Most hunters usually end up hunting the edges of swamps where the trees are. I have found that getting deep into swamps where other hunters do not want to go can provide excellent hunting. Being able to get away from other hunters has allowed me to find areas of low hunting pressure within a region of high pressure. These types of places are where mature pressured bucks seek refuge because they know from experience that there are fewer hunters; thus, it’s safer.

Swamps also have potential to hold multiple big bucks. Like I mentioned before I have found that pressured bucks seek out and bed in the highest quality bedding areas, they aren’t mindlessly bedding down anywhere. Thick swamps, more often than not, offer the highest degree of safety when compared others on a property. This means multiple bucks will gravitate toward the same swamp because they know it is the safest place in their core area. The size of the swamp influences its ability to hold multiple bucks. Big swamps are more likely to hold multiple bucks than small ones. Hunting areas that pressured bucks tend to gravitate to, and that potentially hold multiple bucks has increased my success.

Pressured bucks do not spend all their time in swamps; they need to feed at some point. However, this is usually after dark when they feel safe. Deer trails are often easily noticeable in swamps, sometimes you can even see them from aerial imagery. I make sure to follow these trails from the mainland into the swamps during scouting missions to find buck beds. Doing this has helped me greatly to understand where I should place my stand in relation to these beds. Usually, this means placing my stand as close to these beds as possible without spooking them. I hunt from a tree saddle treestand which allows me to get into trees much smaller than conventional treestands. Getting closer to these bedding areas has helped me get eyes on bucks during daylight hours.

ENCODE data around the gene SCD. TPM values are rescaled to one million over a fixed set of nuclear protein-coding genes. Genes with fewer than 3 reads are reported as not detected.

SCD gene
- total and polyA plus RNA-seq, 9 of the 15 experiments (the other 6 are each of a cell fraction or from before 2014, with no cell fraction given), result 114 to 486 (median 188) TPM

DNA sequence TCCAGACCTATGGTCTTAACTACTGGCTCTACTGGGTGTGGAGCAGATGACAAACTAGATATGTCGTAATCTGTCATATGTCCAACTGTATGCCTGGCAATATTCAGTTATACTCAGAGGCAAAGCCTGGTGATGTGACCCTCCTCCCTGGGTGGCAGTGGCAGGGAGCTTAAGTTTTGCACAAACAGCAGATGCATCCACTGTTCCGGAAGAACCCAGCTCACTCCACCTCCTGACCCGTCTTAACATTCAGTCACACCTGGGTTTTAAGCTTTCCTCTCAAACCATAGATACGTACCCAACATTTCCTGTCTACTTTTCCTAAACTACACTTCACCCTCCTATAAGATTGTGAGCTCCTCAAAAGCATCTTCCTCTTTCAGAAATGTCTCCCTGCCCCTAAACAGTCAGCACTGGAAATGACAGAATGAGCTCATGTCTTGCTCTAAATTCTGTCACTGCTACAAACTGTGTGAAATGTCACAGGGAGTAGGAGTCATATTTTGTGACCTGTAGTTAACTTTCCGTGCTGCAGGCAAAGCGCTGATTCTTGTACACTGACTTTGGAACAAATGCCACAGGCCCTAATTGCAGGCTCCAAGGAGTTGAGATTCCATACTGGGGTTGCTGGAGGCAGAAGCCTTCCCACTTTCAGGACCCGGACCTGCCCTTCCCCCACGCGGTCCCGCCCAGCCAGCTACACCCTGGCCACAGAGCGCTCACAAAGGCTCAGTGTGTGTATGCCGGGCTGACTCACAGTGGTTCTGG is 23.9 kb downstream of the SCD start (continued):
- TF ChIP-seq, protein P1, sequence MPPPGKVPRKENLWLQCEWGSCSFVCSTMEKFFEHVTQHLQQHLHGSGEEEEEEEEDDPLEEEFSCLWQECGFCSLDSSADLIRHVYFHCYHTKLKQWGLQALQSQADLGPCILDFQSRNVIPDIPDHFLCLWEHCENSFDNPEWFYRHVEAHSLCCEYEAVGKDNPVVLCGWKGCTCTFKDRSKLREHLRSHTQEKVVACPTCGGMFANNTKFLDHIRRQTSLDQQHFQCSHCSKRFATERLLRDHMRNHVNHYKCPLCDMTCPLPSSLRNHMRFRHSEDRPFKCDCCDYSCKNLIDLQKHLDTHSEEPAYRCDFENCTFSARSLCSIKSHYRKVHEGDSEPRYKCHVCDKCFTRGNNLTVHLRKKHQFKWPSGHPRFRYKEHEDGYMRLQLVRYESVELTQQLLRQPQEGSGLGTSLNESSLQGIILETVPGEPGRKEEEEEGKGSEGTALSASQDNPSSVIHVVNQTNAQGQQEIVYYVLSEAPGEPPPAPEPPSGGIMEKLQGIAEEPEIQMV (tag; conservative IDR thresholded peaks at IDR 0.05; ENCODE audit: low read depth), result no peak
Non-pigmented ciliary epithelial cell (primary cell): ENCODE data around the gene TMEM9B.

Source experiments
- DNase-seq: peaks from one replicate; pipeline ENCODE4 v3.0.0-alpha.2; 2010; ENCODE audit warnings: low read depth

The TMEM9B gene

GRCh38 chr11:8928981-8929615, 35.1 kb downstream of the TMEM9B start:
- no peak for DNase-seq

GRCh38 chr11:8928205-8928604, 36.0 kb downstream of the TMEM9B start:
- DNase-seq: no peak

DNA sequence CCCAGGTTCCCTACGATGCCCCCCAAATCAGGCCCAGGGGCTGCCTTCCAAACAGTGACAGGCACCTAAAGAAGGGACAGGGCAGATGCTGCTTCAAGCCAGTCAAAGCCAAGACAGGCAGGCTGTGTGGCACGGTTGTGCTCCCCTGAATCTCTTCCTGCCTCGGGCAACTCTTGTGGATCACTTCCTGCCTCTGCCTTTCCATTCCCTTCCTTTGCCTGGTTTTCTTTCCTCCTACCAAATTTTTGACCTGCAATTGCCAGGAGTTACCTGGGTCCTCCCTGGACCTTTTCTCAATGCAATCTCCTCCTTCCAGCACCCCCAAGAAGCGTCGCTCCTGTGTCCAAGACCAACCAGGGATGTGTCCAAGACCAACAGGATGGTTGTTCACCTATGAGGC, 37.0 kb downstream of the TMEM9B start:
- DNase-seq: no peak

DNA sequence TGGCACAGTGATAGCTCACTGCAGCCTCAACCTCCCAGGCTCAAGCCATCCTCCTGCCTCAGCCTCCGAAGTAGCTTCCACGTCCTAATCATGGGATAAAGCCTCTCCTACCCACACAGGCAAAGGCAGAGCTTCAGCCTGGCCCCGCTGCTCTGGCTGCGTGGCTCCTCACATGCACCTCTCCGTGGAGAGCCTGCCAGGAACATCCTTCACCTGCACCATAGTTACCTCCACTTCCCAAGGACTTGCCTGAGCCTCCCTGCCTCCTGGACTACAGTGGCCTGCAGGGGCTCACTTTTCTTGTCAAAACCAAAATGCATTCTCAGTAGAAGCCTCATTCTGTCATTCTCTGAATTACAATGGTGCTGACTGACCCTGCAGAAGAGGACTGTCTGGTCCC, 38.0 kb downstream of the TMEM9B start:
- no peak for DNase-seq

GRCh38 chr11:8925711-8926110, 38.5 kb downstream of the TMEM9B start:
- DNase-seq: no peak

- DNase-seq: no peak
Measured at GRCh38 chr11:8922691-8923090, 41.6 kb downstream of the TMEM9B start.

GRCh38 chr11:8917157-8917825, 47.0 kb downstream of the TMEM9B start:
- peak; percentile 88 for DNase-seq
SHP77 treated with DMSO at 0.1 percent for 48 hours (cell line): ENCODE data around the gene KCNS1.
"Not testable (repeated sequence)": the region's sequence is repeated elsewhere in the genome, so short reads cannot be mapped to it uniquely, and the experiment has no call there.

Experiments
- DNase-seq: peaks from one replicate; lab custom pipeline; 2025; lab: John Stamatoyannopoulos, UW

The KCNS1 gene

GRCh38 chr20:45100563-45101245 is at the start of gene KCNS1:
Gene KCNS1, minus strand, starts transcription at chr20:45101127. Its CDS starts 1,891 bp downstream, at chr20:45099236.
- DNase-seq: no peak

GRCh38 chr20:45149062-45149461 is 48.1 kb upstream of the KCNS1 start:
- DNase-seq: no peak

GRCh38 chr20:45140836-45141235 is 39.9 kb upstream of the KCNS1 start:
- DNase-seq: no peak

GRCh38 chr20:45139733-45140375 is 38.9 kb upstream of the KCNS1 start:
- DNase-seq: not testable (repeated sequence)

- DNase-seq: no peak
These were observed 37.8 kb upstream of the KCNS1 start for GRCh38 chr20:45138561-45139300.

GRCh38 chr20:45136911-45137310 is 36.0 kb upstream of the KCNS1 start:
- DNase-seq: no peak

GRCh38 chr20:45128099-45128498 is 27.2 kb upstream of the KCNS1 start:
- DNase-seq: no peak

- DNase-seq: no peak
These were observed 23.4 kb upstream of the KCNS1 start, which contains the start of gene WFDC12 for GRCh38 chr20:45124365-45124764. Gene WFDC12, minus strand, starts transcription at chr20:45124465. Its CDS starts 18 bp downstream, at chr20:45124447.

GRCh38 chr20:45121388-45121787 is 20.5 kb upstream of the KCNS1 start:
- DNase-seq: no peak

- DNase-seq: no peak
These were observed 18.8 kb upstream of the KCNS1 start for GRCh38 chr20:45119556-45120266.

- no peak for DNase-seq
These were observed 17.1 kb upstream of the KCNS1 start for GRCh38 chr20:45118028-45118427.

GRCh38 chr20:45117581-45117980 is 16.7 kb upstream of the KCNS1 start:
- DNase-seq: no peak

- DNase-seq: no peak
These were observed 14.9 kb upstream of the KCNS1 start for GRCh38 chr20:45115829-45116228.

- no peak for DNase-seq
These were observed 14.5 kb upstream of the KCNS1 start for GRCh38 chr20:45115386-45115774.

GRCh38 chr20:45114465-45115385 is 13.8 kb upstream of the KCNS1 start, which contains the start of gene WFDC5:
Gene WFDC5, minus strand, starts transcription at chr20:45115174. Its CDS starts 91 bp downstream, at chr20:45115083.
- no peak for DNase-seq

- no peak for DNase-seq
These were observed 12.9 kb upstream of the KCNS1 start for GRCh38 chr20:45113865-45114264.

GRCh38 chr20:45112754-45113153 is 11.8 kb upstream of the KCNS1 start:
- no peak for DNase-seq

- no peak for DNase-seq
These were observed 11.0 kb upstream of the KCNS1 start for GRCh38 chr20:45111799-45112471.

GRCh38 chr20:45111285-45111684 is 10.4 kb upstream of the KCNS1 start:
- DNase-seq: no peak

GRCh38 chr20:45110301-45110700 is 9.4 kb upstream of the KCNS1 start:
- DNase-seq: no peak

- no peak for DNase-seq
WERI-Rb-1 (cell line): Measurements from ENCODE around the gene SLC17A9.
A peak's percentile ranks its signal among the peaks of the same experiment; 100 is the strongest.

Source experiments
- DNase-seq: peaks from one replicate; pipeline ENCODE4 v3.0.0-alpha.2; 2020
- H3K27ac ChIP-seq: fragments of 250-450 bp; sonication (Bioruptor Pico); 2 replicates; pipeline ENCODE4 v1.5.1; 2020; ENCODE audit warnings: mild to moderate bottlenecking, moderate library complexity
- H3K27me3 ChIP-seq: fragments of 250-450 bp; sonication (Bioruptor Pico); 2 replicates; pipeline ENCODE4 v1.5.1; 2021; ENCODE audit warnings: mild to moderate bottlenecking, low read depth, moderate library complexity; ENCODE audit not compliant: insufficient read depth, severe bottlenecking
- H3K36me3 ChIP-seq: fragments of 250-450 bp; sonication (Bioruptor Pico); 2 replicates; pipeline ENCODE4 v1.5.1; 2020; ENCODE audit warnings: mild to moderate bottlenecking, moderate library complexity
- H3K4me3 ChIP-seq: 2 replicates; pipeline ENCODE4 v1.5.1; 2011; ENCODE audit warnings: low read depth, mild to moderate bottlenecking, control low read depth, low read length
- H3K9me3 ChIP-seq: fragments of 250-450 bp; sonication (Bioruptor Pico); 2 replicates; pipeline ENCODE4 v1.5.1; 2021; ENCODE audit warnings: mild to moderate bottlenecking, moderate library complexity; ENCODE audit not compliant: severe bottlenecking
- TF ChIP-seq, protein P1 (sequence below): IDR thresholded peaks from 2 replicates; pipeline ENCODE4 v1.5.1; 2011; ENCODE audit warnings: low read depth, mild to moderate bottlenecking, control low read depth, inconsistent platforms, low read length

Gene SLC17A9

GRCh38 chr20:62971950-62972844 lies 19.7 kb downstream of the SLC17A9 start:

Here I had to use hip-boots to get through this swamp, but it was worth it because I found isolated bedding deep in the dense cover of the swamp.

Rivers often create swamps at their edges from soils being exposed to hydrologic conditions for long periods of time. Thick and nasty wetland vegetation is created as a result, which is where pressured bucks like to spend their time. I have noticed that bucks will use rivers almost identical to how they use highways for protection. I often find pressured buck beds in swamps where the river has created a concave shape. The beds are usually located on a hummock at the edge of the river looking back toward the mainland. I find these beds here because, like highways, they know they are safe in the direction of the river. By bedding the concave portions it limits the direction danger can come from, reducing the likelihood of being snuck up onto.

Pressured bucks feel safe with the River at their back. Also, notice the change in vegetation as you near the River, this is thick wetland vegetation.



For me, understanding where and why mature bucks bed where they do has made me a significantly better hunter. I struggled with seeing mature bucks for years and could never figure out why. I thought that hunting harder and longer using the same tactics would provide better results. Now that I am hunting smarter I have seen much better results. If you are someone who is struggling with finding pressured bucks you can take action. Seek out and scout places that other hunters would not think to go, or may not want to go, be creative. If you find big buck sign the next step is to find the highest quality bedding area on the property. Then search the bedding area for more sign, if you see an additional big buck sign near the bedding area set up your stand!

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Article Written By: Jason Tome